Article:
High Feeders ⇒ Givers ⇒ Low Feeders ⇒ High Feeders

High Feeders include:

  • Brussel Sprouts
  • Squash
  • Pumpkins
  • Lettuces
  • Spinach
  • Melons
  • Broccoli
  • Cauliflower
  • Cabbage
  • Tomatoes
  • Cucumbers
  • Eggplant
  • Scallions
  • Corn
  • Garlic

Givers include:

  • Clovers
  • Peas
  • Snow
  • Peas
  • Beans
  • Pole Beans

Low Feeders include:

  • Root Crops
  • Potatoes
  • Parsnips
  • Collard Greens
  • Swiss Chard
  • Carrots
  • Most Herbs
  • Beets
  • Kale

If you have the room, you may want to implement a 4-Year Rotation Cycle by dividing the Low Feeders into Light Feeders and Low Feeders. See the list below:

4-Year Rotation Cycle:  

High Feeders ⇒ Givers ⇒ Low Feeders ⇒ Light Feeders ⇒ High Feeders

High Feeders include:

  • Brussel Sprouts
  • Broccoli
  • Cauliflower
  • Cabbage
  • Celery
  • Squash
  • Spinach
  • Onions
  • Turnips
  • Bell Peppers
  • Cantaloupe
  • Honeydew

Givers include:

  • Clovers
  • Peas
  • Snow
  • Peas
  • Beans
  • Pole Beans

Low Feeders include:

  • Lettuces
  • Radishes
  • Tomatoes
  • Eggplant
  • Cucumbers
  • Garlic
  • Scallions
  • Small Fruited Peppers
  • Watermelon
  • Pumpkins
  • Squash
  • Sweet Corn

Light Feeders include:

  • Root Crops
  • Potatoes
  • Parsnips
  • Collard Greens
  • Swiss Chard
  • Carrots
  • Most Herbs
  • Beets
  • Kale

And, then it is back to High Feeders and the cycle begins all over again. Not everyone has space and time to implement the 4-year rotation program but if you do, your soil will thrive.

If you have enough space, consider allowing one of your beds to rest for a season or simply plant a winter cover crop that is planted in the fall. Just make sure to plant early enough to give the cover crop time to grow. September is a good month to plant a cover crop.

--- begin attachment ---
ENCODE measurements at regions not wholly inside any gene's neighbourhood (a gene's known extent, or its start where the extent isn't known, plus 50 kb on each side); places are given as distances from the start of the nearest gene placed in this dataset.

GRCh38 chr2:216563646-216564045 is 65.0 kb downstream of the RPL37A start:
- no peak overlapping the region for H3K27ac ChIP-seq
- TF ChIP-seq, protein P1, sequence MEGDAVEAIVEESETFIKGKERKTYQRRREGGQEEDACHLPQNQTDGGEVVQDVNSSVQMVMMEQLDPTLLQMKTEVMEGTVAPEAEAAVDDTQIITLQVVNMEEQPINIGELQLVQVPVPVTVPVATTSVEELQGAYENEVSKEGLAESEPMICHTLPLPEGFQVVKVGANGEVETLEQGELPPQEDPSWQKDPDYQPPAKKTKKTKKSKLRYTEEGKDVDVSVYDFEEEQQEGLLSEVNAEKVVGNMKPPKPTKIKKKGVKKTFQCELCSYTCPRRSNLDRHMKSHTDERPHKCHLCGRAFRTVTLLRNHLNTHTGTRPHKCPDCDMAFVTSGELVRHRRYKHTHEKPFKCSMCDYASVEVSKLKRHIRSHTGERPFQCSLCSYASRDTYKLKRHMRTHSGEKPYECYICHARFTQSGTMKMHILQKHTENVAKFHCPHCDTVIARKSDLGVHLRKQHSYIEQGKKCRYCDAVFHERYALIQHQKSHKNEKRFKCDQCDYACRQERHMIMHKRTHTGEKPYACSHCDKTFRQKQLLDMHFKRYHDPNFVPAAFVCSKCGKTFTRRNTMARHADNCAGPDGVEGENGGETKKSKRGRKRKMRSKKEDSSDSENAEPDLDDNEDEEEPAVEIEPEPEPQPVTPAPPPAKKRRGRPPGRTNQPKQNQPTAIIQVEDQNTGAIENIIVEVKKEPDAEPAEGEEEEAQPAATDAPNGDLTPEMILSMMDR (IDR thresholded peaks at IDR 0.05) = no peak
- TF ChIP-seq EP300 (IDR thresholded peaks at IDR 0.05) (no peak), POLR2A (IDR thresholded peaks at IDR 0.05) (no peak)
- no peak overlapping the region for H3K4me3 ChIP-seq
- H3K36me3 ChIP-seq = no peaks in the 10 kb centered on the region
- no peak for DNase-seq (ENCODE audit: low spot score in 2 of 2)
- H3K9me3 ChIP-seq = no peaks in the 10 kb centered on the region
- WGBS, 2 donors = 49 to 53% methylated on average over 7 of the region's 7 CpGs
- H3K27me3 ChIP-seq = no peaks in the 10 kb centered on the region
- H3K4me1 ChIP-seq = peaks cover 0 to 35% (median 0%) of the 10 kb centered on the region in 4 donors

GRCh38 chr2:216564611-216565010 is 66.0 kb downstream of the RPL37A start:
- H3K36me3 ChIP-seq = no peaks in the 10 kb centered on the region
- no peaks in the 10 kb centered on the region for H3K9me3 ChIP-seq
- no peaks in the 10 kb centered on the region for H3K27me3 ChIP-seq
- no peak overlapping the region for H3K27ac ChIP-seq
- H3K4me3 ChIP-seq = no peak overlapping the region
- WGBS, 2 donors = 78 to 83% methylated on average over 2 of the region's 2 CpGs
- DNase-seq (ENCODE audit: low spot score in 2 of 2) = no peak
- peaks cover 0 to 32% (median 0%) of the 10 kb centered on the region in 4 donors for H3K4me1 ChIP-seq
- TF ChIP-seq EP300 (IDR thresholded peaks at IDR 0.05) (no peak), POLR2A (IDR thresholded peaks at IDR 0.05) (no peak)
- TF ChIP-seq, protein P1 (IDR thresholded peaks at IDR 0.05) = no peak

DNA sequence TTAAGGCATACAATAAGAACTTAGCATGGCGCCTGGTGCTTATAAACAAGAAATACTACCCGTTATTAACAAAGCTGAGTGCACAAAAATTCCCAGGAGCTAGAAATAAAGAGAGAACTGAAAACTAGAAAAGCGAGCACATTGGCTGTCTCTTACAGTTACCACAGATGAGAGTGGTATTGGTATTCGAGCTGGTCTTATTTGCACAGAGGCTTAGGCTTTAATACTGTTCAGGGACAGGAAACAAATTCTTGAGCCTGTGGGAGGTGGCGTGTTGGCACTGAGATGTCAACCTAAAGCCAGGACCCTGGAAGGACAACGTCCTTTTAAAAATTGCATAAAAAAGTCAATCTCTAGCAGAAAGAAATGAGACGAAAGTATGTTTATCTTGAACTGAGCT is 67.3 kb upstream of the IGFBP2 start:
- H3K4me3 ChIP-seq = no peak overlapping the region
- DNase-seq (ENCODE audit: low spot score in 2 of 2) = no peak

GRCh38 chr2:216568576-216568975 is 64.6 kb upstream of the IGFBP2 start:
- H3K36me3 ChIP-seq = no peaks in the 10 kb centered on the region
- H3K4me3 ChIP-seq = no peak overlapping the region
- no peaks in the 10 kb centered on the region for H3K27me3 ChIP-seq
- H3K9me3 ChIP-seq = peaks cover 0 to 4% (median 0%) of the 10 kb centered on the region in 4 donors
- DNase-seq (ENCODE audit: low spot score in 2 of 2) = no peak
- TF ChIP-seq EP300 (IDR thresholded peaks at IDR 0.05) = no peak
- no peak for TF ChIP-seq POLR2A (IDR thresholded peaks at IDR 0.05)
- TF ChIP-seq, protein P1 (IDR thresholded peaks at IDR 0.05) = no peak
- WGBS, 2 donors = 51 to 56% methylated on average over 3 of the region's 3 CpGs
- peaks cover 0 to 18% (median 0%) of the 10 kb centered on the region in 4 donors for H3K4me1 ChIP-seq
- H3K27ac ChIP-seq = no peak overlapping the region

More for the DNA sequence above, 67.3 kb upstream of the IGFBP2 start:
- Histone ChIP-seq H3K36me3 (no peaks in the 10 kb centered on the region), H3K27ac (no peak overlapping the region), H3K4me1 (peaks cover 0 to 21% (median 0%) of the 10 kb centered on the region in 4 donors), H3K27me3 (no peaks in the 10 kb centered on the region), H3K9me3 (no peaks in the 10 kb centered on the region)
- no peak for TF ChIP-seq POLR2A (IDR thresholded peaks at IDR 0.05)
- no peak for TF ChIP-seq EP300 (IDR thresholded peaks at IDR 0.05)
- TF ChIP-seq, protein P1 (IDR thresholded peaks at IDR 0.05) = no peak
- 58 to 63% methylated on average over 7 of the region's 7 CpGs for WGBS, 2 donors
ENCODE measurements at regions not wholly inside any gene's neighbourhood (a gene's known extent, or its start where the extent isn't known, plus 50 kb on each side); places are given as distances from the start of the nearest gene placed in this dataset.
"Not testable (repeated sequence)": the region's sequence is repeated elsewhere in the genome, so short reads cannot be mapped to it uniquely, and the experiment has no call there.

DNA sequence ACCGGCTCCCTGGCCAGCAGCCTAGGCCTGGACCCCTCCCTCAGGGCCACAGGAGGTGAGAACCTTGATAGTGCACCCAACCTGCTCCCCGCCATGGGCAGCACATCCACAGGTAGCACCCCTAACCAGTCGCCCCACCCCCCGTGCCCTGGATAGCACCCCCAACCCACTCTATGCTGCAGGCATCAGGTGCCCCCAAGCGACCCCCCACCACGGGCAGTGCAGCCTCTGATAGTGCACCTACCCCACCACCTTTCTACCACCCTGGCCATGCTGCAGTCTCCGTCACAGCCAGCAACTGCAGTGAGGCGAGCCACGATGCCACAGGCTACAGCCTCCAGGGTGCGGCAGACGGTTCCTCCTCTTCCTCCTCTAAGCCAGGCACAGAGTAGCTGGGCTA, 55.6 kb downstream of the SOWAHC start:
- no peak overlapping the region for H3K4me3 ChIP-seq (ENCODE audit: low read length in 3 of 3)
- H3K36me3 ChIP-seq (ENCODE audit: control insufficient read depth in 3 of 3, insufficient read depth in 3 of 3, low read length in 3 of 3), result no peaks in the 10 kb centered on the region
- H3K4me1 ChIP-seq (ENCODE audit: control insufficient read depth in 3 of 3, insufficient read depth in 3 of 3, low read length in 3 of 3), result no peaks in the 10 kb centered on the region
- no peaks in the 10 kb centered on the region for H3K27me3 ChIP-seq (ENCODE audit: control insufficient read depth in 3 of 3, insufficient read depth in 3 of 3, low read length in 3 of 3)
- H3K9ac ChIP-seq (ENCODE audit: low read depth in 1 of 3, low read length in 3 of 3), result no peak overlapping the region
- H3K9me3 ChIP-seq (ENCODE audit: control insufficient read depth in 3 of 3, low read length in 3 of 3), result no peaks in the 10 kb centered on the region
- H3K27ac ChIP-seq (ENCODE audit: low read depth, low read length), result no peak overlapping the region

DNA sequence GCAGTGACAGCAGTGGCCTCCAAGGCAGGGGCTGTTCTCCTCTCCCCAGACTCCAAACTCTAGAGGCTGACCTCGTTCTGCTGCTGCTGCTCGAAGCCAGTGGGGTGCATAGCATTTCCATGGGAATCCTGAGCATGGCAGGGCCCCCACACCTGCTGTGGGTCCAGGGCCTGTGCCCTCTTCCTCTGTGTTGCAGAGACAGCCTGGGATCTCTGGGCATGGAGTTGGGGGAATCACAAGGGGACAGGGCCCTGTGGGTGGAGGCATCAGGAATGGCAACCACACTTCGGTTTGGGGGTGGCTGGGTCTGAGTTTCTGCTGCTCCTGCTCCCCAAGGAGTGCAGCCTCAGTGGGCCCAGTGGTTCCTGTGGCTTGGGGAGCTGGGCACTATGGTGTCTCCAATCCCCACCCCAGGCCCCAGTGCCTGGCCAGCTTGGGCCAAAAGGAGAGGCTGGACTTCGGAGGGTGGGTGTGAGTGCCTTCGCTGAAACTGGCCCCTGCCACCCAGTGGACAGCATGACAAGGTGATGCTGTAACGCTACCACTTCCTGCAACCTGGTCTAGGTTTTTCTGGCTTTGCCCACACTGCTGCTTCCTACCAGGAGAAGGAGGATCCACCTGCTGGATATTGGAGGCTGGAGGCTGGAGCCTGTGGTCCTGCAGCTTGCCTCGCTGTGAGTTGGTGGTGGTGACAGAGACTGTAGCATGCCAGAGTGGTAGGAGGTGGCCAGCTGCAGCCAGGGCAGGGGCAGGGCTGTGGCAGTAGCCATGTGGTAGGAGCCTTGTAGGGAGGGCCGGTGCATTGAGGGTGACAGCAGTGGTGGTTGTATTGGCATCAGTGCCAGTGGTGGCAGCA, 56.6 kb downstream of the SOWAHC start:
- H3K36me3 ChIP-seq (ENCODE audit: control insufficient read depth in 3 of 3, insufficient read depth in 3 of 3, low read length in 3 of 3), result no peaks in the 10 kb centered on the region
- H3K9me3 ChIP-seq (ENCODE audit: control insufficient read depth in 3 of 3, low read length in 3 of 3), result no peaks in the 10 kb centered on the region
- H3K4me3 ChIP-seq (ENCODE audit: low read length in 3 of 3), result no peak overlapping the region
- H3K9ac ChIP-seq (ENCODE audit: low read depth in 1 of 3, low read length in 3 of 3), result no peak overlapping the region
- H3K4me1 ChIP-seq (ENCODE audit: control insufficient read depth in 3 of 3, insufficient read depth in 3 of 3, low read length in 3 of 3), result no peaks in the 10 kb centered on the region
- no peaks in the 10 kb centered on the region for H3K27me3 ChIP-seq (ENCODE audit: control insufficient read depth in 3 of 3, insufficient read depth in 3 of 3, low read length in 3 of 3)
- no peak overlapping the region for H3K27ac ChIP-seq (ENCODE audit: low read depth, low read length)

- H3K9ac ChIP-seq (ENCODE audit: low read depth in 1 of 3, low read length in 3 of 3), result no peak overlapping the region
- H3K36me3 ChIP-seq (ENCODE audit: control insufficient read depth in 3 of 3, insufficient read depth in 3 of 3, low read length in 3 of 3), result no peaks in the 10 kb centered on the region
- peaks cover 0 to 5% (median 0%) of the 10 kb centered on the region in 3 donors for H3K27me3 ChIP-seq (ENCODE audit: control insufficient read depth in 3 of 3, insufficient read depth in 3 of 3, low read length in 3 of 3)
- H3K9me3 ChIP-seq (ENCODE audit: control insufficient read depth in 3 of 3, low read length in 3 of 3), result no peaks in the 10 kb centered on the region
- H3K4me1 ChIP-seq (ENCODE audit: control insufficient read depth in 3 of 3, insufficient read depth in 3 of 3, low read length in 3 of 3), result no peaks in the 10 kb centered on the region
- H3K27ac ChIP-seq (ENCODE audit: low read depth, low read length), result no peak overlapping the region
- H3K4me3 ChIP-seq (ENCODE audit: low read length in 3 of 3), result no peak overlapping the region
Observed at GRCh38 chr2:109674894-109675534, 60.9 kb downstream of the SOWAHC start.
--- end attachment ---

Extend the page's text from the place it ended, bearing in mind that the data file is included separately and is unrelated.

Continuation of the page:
Consider planting a “green manure” which is a fast-growing crop that is turned back turned under to enrich the soil.

GOOD COVER CROPS or GREEN MANURES ARE:

Buckwheat

Mustards

Hairy Vetch

Crimson Clovers

Spring Green Manure Mix

Fall Green Manure Mix

Green Manures are living growing plants that are turned under just before maturity to add a variety of nutrients back into the soil. Depending on your growing conditions and location, you will need to determine the best time to plant and turn your green manure back into the ground.

 

Green manure

 
In agriculture, green manure is created by leaving uprooted or sown crop parts to wither on a field so that they serve as a mulch and soil amendments. The plants used for green manure are often cover crops grown primarily for this purpose. Typically, they are plowed under and incorporated into the soil while green or shortly after flowering. Green manure is commonly associated with organic farming and can play an important role in sustainable annual cropping systems.  Green manure – Wikipedia